To the best of our knowledge, no study has reported on the use of a scrotoscope to manage chronic idiopathic testicular pain. In this paper, we compared the safety and clinical efficacy between conventional open exploration and novel scrotoscopy using an endourological nephrolithotomy device named AUTOKLAV. In addition, the possible causes of chronic idiopathic testicular pain were explored.
2. Materials and Methods
2.1. Clinical Data
This trial was undertaken at Zhongnan Hospital, Wuhan University, Wuhan, China. Between September 2014 and February 2017, 103 patients aged between 19 and 65 years were enrolled. The patients had no history of surgery for scrotal contents and had chronic testicular pain persisting for >3 months. Patients with testicular pain owing to testicular causes, such as tumors, torsion, and trauma, were excluded after routine physical examination, ultrasound, or other diagnostic procedures. Patients with varicocele, inguinal hernia, intervertebral disc prolapse, or urinary stone disease were also excluded. Patients were given the freedom to choose between the two procedures: open exploration or scrotoscopy. However, the patients were sufficiently informed of the merits of the two methods before deciding on which one to choose. The study was performed in accordance with the ethical principles of the Declaration of Helsinki. All patients gave informed consent prior to being included. The study was approved by the Ethics Committee of Zhongnan Hospital of Wuhan University. The registration ID of this clinical trial at Chinese Clinical Trial Registry was ChiCTR-INR-17012652.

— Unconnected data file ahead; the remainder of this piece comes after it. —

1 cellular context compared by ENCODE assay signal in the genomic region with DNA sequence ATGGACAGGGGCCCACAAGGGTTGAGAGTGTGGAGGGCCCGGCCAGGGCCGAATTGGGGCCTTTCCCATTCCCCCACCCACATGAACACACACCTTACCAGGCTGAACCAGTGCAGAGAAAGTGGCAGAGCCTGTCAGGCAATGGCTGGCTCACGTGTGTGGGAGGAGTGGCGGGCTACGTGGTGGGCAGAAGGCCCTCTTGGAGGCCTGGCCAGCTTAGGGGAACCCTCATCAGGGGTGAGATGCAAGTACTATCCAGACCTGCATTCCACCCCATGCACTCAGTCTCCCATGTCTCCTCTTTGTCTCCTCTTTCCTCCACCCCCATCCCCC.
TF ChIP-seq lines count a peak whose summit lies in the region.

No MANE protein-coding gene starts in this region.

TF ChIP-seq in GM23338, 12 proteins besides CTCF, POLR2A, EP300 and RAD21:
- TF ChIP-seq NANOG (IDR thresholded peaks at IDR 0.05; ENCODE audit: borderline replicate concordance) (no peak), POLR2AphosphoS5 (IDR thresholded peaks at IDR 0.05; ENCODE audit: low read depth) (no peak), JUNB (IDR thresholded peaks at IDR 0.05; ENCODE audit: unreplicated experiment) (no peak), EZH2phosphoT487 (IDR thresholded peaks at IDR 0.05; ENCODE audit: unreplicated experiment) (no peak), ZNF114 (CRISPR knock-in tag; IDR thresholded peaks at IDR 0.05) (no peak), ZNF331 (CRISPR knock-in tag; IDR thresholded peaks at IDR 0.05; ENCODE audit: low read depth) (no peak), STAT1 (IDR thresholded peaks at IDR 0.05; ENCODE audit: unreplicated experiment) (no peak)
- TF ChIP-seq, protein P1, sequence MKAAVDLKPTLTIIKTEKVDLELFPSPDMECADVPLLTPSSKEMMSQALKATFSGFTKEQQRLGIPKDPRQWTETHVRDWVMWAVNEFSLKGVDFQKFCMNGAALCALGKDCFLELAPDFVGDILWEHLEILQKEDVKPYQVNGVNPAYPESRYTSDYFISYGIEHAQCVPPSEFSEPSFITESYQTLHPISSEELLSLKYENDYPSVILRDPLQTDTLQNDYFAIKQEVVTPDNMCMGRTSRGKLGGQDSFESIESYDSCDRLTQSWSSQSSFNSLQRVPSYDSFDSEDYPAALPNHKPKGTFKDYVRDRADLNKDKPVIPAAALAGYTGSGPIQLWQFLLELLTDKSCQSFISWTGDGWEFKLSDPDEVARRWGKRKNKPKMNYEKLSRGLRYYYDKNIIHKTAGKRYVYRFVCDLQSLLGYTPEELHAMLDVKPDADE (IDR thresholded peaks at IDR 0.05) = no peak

2.2. Surgical Instruments and Method